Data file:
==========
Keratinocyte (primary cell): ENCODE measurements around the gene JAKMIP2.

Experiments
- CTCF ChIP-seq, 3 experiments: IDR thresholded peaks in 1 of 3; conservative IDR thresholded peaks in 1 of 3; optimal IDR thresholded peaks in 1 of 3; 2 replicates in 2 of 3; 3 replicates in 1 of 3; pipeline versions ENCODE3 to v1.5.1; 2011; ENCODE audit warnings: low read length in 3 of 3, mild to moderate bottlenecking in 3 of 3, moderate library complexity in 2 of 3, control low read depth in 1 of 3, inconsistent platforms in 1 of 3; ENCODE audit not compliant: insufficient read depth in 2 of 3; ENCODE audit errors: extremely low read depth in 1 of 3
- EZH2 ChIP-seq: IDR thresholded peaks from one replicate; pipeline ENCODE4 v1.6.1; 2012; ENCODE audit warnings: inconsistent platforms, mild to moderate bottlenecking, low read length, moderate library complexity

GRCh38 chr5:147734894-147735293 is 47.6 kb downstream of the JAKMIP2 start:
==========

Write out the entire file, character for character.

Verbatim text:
Keratinocyte (primary cell): ENCODE measurements around the gene JAKMIP2.

Experiments
- CTCF ChIP-seq, 3 experiments: IDR thresholded peaks in 1 of 3; conservative IDR thresholded peaks in 1 of 3; optimal IDR thresholded peaks in 1 of 3; 2 replicates in 2 of 3; 3 replicates in 1 of 3; pipeline versions ENCODE3 to v1.5.1; 2011; ENCODE audit warnings: low read length in 3 of 3, mild to moderate bottlenecking in 3 of 3, moderate library complexity in 2 of 3, control low read depth in 1 of 3, inconsistent platforms in 1 of 3; ENCODE audit not compliant: insufficient read depth in 2 of 3; ENCODE audit errors: extremely low read depth in 1 of 3
- EZH2 ChIP-seq: IDR thresholded peaks from one replicate; pipeline ENCODE4 v1.6.1; 2012; ENCODE audit warnings: inconsistent platforms, mild to moderate bottlenecking, low read length, moderate library complexity

GRCh38 chr5:147734894-147735293 is 47.6 kb downstream of the JAKMIP2 start: